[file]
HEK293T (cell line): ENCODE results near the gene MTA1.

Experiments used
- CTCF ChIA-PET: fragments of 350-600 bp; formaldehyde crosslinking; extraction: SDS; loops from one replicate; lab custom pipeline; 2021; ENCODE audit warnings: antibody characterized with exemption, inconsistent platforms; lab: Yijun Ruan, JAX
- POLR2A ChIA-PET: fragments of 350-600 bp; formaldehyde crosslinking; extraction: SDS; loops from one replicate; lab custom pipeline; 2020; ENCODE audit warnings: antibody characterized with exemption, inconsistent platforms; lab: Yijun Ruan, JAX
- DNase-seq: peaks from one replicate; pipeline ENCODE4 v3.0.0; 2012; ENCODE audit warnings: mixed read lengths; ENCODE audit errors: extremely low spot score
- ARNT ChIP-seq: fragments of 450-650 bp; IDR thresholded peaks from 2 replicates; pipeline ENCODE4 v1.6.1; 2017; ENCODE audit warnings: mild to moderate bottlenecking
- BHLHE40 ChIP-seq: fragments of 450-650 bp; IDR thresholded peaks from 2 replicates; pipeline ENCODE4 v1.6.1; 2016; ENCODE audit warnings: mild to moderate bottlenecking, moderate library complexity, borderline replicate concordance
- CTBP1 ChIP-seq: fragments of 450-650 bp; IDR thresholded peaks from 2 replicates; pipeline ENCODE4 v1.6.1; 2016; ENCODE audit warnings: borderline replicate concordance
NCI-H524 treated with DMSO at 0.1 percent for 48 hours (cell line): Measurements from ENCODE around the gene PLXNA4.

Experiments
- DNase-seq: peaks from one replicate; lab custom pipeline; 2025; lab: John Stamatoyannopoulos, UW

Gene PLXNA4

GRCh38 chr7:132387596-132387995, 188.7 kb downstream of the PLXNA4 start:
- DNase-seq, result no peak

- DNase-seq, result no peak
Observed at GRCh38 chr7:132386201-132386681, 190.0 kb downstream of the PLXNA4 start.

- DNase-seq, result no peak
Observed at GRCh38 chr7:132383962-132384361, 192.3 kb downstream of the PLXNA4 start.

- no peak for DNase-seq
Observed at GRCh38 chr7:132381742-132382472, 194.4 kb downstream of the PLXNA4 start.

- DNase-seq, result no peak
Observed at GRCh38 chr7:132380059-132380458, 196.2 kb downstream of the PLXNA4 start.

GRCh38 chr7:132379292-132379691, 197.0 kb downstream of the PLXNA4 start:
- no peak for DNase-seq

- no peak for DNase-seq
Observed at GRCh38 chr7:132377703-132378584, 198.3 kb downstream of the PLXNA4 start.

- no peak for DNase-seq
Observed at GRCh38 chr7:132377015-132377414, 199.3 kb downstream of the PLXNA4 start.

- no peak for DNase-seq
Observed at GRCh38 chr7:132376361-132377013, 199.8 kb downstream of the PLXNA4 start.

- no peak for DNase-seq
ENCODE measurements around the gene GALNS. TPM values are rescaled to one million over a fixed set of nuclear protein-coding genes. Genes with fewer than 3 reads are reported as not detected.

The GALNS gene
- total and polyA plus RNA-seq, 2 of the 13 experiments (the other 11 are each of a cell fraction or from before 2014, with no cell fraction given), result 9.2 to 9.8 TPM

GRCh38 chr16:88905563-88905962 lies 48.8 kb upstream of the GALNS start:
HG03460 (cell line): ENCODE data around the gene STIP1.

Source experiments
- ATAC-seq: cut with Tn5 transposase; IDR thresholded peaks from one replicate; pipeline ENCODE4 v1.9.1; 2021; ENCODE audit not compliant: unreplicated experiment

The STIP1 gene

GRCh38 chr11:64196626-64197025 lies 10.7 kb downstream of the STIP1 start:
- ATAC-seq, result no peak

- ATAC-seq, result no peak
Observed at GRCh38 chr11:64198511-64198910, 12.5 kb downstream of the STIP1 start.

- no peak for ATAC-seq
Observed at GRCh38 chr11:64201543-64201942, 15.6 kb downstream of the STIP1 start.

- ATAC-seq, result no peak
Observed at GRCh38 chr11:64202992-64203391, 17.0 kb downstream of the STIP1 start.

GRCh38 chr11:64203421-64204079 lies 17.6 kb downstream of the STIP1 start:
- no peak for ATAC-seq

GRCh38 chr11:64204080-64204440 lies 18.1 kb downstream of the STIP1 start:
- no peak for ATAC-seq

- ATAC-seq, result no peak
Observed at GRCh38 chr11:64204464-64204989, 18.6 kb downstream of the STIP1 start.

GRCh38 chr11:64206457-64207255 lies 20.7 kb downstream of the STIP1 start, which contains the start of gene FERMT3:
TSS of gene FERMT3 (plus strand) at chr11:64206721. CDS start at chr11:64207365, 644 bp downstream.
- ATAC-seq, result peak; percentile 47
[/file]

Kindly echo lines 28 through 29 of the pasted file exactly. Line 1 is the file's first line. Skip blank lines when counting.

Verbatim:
Observed at GRCh38 chr7:132377015-132377414, 199.3 kb downstream of the PLXNA4 start.

- no peak for DNase-seq